It's also takes talent to relay, despite the story's full embrace of *desperation*, how lusty this film is. Vigorous, sensual, vivid - wild. 

This is a beautiful film, poetic, jarring, and chilling. 

Although it moves quickly, this film requires your full attention and patience. Watch in a dark, silent place with no interruptions and preferably alone. Pairs with water.

On a closing note, I can't help but feel there is social commentary tucked away here, buried deep beneath the dirt floor these women sleep on. I honestly can't put my finger on it but my bones tell me it's on age and aging women in particular. Seeing as the literal translation of the title is Demon Hag (according to IMDB) - and I didn't know that before I saw the film - I was surprised by how much I ended up thinking about the mother, and the real life horrors she would face if she didn't have her daughter-in-law there...

I rented this movie from my local library. Use the Find It. Watch It. links on Horror Habit's side bar to locate where else you can see this bone-chilling moral horror tale.

Now back to more films!

Thursday, May 10, 2018

The Wraith (1986)

I've been on an '80s movie kick lately. I could blame my recent, first time introduction to Die Heard last month but that wouldn't be entirely true.

Now, although I've just seen Die Hard and Lethal Weapon (with RoboCop coming up on the viewing schedule), I've considered myself pretty familiar with 1980's horror films at least...

So you can imagine I looked like I had just seen a ghost (aaaaaaaaahhhhhhh, so BAD) when I stumbled across the *unknown* classic: 1986's The Wraith.

Soak this bad ass poster image in for a minute. Slather your eyes with it. And now, gather around fans of the High Plains Drifter because do I have a story for you! Tell me if you've heard this one before:

A stranger drifts into a small town and challenges the local bullies - To The Death!

Keep your High Plains Drifter wild west stories at home for The Wraith, however (although it does take place in the rural, dusty west). Never mind that pack of bad boys in Drifter who steal and torment the locals (okay, well, that's exactly what happens here too...). Leave the ghost stories to the campfire - wait, forget it. This story IS the High Plains Drifter but now in the 1980's instead of the 1880's and super decked out cars are involved.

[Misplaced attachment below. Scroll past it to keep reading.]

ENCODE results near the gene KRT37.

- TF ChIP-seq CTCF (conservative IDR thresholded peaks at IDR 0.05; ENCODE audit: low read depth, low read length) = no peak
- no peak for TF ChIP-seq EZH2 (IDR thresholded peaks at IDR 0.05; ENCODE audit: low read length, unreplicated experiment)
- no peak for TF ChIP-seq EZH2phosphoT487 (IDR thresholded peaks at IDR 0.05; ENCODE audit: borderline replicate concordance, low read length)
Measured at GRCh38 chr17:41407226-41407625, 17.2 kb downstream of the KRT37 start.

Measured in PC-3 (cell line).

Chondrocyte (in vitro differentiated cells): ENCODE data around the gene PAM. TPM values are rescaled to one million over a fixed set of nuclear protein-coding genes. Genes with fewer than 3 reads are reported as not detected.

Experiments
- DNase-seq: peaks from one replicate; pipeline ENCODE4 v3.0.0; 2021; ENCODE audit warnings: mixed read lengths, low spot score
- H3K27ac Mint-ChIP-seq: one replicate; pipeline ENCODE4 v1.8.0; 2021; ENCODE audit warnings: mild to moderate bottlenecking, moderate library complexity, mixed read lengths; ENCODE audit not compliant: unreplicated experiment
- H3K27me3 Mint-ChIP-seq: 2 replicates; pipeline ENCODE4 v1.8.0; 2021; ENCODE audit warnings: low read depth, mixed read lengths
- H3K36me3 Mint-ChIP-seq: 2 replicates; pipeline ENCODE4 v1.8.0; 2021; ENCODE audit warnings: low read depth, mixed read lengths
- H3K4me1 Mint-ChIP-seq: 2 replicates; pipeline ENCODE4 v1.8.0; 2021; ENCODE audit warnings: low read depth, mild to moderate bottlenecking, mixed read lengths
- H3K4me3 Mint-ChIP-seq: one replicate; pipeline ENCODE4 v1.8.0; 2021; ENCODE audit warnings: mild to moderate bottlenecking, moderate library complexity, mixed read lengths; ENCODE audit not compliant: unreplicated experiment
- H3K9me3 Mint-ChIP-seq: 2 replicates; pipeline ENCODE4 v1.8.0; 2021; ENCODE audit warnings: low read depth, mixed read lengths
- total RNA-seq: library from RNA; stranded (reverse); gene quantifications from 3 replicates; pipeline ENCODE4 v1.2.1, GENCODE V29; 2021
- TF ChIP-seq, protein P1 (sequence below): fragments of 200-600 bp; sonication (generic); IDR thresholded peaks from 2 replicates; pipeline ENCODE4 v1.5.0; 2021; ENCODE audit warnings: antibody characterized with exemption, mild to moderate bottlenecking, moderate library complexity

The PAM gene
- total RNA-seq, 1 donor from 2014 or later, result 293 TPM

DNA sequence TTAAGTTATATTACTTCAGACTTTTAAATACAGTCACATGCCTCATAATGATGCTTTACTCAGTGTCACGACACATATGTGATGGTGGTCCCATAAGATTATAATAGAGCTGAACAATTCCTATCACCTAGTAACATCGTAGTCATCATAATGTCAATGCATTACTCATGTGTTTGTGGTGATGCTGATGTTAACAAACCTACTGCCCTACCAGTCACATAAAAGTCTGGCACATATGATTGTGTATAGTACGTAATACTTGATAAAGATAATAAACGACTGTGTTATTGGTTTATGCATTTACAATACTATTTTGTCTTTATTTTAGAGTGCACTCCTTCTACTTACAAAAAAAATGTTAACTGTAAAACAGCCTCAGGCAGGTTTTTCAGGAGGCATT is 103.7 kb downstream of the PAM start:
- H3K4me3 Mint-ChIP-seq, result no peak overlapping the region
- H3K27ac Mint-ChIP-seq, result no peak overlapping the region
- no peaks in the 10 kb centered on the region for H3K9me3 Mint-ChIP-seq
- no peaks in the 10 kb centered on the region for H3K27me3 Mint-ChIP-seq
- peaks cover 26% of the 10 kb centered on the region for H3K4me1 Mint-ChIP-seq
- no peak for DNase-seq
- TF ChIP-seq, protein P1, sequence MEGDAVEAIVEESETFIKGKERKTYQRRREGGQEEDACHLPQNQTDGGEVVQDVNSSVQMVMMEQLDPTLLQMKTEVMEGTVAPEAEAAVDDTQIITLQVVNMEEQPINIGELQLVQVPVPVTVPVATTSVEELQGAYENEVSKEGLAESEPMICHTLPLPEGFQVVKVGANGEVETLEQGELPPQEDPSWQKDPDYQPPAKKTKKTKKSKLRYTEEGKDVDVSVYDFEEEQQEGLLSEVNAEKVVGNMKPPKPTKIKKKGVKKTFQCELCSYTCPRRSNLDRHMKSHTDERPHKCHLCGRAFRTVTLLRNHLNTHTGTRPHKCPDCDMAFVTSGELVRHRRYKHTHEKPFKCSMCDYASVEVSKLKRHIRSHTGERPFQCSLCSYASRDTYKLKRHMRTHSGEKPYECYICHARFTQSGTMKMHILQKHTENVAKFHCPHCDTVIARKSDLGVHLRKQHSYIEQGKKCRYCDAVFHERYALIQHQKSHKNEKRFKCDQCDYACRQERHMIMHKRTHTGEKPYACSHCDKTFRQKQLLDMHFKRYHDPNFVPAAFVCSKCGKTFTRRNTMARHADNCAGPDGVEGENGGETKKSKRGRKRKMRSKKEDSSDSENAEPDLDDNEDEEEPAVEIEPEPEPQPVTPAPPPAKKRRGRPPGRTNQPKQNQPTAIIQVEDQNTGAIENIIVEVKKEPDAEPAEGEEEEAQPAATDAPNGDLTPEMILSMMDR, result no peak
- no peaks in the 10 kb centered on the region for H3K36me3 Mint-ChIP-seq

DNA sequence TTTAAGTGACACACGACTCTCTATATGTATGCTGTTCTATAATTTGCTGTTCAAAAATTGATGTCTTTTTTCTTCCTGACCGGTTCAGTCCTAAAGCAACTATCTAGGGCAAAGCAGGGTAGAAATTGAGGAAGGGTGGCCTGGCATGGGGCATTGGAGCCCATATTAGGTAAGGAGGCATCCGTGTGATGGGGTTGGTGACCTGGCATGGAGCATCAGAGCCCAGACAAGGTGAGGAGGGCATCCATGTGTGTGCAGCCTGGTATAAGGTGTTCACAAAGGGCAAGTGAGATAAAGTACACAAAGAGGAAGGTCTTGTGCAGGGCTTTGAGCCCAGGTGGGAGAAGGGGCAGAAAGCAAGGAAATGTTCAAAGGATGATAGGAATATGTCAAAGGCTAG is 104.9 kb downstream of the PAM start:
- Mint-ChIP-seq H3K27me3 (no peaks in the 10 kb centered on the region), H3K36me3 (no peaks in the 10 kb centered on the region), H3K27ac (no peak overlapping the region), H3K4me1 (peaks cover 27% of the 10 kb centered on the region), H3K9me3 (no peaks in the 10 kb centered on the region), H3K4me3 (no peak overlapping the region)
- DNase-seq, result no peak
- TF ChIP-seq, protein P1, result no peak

In all, this is a fun, fun film. Fun in the only way 1980's action/adventure/horror can be: with crazy explosions, car chases, absurd realities, quirky character's, and gut-chuckling groan-worthy dialog. This little interaction being one of my favorites:

  • Gutterboy: Skank! 
  • Skank: Yeah? 
  • Gutterboy: Who is that guy? 
  • Skank: I don't know, but whoever he was, he's weird and pissed off!

And oh yes, who can forget:

  • Murphy: [Looking down at an intensely flaming car wreck] You think he made it? 
  • Stokes: You gotta be kiddin' me. Local kid? 
  • Murphy: Used to be.

Staring Charlie Sheen, Sherilyn Fenn, Randy Quaid, and Nick Cassavetes, this is movie night gold. Get that popcorn ready (piping hot and covered in butter), greasy burgers will do too. Grab a six pack, some friends (or watch alone - it's fun ride alone too), and prepare for a film to satisfy that question: "I'm in the mood for an '80s horror film but I don't know what...".

I watched this one on Shudder, but if you don't have a subscription, it looks like it's currently available on Tubi TV for free. Or, use the Find It! Watch It! links on Horror Habit's side back to locate where else you can find this pre-tiger blood gem.

Wednesday, March 28, 2018

The Autopsy of Jane Doe (2016)

This film came highly recommended from multiple friends, and that's rather rare for me - to have the same praised independent film come up in conversation from my different social avenues. The only other film that comes to mind in a similar scenario is The Audition, to give you an idea of how cool my friends are.